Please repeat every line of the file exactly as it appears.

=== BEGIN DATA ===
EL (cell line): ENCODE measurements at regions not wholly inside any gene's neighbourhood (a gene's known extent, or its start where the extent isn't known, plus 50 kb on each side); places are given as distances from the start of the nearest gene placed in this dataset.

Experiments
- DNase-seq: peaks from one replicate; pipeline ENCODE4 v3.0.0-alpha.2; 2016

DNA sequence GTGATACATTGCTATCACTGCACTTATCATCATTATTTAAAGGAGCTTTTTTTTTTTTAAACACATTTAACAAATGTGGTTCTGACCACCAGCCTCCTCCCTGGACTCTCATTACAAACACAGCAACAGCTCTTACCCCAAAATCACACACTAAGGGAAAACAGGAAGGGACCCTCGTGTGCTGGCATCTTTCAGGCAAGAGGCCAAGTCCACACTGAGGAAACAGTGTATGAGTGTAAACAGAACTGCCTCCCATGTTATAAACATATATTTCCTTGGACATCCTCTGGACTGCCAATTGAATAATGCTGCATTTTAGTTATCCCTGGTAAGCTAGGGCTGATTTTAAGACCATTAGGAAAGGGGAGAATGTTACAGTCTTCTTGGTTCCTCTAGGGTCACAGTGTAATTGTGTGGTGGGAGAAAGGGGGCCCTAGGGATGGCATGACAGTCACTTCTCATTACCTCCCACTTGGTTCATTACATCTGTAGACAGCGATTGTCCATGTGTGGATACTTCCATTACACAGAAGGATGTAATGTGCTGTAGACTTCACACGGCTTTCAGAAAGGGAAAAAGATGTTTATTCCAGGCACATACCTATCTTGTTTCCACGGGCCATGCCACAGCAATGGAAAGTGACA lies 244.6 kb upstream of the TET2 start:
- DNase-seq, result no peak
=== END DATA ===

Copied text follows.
EL (cell line): ENCODE measurements at regions not wholly inside any gene's neighbourhood (a gene's known extent, or its start where the extent isn't known, plus 50 kb on each side); places are given as distances from the start of the nearest gene placed in this dataset.

Experiments
- DNase-seq: peaks from one replicate; pipeline ENCODE4 v3.0.0-alpha.2; 2016

DNA sequence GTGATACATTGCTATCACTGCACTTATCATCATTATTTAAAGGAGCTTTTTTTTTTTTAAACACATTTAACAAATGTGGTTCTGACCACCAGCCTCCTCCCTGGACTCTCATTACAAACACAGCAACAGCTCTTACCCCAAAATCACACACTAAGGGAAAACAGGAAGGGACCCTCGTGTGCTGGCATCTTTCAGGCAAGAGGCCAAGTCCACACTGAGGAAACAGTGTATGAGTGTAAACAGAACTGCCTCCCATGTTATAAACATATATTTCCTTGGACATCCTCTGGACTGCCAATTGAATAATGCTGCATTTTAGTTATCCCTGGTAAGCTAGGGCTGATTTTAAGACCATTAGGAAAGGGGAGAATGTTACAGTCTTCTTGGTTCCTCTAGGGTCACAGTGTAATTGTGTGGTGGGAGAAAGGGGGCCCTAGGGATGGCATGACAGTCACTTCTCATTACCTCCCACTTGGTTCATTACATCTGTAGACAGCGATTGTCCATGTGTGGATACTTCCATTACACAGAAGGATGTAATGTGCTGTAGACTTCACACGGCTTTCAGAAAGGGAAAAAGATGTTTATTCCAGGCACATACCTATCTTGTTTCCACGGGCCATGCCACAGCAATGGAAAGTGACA lies 244.6 kb upstream of the TET2 start:
- DNase-seq, result no peak